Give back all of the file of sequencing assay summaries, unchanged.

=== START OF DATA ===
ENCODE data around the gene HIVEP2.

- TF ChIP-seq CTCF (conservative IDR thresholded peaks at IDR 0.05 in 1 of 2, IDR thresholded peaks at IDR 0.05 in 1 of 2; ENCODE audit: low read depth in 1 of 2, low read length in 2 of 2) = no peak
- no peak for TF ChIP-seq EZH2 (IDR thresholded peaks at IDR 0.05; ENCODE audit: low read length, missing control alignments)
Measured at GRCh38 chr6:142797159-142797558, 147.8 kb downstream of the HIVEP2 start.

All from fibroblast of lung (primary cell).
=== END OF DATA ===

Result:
ENCODE data around the gene HIVEP2.

- TF ChIP-seq CTCF (conservative IDR thresholded peaks at IDR 0.05 in 1 of 2, IDR thresholded peaks at IDR 0.05 in 1 of 2; ENCODE audit: low read depth in 1 of 2, low read length in 2 of 2) = no peak
- no peak for TF ChIP-seq EZH2 (IDR thresholded peaks at IDR 0.05; ENCODE audit: low read length, missing control alignments)
Measured at GRCh38 chr6:142797159-142797558, 147.8 kb downstream of the HIVEP2 start.

All from fibroblast of lung (primary cell).